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When using HTML5 "email" fields —  <input type="email"/> — a lot of UAs (user agents/browsers) prevent you from submitting the form without using a "valid" (by regex) email address. They also apply the :invalid pseudoclass. However this my conflict with your own validation scheme, and the lack of direct feedback may confusing visitors. Also, :invalid is applied (in Chrome 8) to my field before anyone even attempts to submit it. I hate this. I t makes it look like the user has made a mistake, but they haven’t yet.

So is it possible to use <input type="email"/> without triggering validation behavior?

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Not to sound sarcastic but isn't that just <input type="text" />. Why do you want to use this type if you don't want the inherit features it offers? – spinon Dec 31 '10 at 18:36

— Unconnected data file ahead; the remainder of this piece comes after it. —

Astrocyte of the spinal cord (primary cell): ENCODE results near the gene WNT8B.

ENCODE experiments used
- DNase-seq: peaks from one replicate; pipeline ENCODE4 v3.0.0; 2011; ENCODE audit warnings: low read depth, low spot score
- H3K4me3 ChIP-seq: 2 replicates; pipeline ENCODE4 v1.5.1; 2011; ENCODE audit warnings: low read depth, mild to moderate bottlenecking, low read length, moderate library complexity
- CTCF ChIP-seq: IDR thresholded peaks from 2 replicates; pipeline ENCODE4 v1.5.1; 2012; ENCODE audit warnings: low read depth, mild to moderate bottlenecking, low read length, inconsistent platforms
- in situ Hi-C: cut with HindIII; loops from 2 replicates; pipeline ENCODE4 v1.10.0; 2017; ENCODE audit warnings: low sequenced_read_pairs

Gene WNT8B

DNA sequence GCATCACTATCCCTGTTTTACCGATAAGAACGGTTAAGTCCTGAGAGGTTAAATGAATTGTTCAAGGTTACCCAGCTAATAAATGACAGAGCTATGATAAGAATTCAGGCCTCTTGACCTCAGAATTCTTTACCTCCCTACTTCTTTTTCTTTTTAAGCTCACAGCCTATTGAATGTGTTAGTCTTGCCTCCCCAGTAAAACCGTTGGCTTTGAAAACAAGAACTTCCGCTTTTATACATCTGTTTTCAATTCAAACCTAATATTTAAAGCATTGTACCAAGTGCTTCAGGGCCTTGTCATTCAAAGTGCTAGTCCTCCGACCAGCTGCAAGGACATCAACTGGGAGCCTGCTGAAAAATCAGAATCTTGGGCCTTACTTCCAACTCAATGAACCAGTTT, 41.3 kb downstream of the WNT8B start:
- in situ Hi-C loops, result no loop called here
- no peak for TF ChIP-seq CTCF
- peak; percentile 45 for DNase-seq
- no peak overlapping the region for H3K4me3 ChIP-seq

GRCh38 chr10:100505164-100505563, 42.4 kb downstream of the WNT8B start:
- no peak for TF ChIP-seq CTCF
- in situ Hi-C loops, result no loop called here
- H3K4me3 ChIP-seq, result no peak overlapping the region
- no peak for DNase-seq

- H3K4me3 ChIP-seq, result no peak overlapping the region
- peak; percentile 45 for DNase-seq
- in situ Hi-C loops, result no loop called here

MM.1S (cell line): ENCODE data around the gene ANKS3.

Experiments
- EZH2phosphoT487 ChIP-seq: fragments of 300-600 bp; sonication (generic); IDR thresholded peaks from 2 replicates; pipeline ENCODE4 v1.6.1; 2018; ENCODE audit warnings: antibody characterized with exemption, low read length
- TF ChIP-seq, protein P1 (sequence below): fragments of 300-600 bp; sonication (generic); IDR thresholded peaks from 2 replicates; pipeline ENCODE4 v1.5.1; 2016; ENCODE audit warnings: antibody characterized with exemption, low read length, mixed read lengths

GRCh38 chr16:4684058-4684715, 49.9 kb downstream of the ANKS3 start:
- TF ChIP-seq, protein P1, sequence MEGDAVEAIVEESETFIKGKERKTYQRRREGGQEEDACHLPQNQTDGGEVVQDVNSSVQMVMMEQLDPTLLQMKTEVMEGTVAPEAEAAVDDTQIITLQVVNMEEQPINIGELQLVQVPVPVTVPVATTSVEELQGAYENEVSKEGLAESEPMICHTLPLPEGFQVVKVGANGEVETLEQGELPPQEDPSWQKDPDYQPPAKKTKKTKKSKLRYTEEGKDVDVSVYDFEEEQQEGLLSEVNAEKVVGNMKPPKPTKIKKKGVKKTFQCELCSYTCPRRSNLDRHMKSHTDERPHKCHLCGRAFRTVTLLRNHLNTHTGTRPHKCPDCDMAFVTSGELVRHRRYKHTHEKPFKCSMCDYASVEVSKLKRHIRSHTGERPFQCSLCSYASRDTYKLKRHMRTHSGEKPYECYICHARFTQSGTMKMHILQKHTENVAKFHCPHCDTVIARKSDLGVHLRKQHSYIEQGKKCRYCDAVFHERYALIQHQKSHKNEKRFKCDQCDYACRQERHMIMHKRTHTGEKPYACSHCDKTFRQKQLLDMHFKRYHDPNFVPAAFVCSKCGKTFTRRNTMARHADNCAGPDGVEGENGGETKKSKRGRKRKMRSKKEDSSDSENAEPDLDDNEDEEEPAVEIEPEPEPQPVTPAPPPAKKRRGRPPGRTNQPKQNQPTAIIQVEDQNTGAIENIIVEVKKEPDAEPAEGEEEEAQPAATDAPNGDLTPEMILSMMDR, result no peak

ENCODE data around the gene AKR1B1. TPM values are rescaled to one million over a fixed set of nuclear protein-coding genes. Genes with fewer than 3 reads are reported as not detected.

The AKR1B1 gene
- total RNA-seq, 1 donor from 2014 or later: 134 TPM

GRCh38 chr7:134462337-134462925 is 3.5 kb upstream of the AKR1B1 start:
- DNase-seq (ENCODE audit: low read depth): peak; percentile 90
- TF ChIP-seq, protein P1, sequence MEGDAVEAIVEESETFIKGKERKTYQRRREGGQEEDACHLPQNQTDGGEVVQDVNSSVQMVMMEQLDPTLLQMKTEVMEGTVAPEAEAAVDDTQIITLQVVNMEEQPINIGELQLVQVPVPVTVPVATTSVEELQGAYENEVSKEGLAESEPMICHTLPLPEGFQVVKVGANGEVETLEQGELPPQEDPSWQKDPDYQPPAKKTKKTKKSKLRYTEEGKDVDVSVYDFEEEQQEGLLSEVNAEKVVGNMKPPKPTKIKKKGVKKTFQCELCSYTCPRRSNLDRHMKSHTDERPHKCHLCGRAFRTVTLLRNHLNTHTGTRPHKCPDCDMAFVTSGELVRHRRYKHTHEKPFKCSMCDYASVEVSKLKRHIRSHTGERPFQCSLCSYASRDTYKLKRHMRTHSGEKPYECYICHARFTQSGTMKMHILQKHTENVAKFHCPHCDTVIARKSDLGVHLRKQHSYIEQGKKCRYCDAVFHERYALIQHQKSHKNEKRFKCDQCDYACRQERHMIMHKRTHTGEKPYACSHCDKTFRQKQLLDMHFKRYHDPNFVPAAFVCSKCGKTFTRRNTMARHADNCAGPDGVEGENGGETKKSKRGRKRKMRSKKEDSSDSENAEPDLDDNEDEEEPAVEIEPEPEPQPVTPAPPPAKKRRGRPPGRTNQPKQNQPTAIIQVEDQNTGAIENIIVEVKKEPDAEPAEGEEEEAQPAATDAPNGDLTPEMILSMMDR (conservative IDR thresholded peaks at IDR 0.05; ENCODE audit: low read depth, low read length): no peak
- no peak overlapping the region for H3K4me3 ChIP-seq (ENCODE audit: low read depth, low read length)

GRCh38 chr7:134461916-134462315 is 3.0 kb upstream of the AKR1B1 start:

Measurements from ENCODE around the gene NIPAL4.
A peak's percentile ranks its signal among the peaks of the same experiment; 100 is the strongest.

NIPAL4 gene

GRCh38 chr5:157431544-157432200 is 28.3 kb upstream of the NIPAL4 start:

@spinon Not quite. UAs are free to improve <input type="email"/> in other ways — Consider iOS devices. They actually use a different keyboard entirely, with @ and . keys visible where parts of the spacebar would normally be, when the user is filling an email field. – Alan H. Dec 31 '10 at 18:45
yeah I was thinking about that after I wrote it. There is that feature that does it make it convenient for devices. – spinon Dec 31 '10 at 18:47

1 Answer 1

up vote 9 down vote accepted

According to Philip Taylor (Philip) on the IRC room: says you can use to disable validation for the whole form

So basically, you can apply novalidate as an attribute on the entire form. You can also specify a submit button to submit the form without validating — the canonical example is a “save progress” button that doesn’t validate at all. In that case, you put formnovalidate on the submit button itself.

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At least in Firefox, formnovalidate does prevent the bubble warning, but still adds a red validation error "glow" to the failed element. To fix this use the :invalid pseudo-class (or the browser specific one) as outlined here: – nokturnal Jan 8 '13 at 20:20

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